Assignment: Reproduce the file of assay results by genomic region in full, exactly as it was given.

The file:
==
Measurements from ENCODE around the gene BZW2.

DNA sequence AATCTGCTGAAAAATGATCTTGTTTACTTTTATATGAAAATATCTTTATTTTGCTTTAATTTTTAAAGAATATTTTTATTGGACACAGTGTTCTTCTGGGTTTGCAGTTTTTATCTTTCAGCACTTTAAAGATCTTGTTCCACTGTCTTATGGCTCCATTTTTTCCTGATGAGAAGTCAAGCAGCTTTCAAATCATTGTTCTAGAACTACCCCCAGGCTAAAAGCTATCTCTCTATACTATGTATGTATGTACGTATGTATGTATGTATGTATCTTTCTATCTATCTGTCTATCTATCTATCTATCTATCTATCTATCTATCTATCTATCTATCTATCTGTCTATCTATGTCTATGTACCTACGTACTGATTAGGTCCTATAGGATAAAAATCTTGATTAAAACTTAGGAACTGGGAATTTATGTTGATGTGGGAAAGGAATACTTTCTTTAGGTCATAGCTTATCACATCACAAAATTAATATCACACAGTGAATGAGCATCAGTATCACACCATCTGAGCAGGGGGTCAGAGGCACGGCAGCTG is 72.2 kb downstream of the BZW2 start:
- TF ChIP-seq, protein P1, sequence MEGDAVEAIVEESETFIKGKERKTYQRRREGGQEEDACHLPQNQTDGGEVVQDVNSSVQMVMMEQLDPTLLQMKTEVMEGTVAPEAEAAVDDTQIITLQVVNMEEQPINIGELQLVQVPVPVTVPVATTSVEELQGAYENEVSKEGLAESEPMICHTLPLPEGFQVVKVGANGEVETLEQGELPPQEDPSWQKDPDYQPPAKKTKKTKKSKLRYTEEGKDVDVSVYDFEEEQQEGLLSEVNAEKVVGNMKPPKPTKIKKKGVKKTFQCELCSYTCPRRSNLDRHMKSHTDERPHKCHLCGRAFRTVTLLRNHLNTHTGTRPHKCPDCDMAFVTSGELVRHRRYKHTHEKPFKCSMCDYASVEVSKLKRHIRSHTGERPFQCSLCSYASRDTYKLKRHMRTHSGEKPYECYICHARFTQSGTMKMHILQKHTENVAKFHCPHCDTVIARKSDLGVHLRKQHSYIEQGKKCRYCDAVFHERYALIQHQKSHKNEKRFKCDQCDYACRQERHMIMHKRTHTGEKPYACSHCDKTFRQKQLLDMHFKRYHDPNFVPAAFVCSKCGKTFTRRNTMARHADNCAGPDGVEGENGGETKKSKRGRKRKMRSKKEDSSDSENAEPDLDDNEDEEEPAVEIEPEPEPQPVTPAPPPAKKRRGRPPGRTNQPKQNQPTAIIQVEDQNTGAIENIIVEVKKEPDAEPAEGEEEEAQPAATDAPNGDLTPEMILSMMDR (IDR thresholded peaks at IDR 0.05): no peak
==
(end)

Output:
Measurements from ENCODE around the gene BZW2.

DNA sequence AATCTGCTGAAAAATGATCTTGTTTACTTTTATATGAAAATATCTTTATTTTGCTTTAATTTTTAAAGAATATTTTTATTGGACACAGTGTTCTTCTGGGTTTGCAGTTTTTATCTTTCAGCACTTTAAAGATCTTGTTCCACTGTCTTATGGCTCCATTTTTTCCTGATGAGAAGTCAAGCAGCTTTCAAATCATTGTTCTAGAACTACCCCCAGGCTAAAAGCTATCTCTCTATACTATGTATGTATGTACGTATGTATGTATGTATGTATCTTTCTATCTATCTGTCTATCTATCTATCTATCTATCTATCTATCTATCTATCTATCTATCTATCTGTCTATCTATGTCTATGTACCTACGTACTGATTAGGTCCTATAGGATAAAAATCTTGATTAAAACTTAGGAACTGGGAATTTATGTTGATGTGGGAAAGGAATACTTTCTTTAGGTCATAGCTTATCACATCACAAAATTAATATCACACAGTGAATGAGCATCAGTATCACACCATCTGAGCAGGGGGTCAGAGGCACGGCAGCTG is 72.2 kb downstream of the BZW2 start:
- TF ChIP-seq, protein P1, sequence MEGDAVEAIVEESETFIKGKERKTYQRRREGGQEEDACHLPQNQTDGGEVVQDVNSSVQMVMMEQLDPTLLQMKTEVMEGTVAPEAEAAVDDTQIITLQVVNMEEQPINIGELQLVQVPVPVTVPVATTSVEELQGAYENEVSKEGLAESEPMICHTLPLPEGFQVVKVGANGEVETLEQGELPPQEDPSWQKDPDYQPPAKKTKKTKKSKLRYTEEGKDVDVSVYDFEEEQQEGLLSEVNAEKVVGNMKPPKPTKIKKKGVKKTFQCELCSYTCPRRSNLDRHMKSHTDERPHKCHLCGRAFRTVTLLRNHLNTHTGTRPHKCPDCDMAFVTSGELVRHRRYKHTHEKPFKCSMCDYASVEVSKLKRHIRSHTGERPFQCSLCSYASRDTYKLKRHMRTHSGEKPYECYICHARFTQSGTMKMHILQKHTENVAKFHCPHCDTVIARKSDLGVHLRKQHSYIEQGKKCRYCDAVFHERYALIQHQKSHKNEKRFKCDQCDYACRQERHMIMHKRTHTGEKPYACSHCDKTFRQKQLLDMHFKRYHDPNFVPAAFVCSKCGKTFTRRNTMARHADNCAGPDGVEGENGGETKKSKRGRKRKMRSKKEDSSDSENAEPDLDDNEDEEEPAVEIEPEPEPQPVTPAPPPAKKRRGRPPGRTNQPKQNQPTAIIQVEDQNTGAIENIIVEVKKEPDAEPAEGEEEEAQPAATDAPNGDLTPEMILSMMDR (IDR thresholded peaks at IDR 0.05): no peak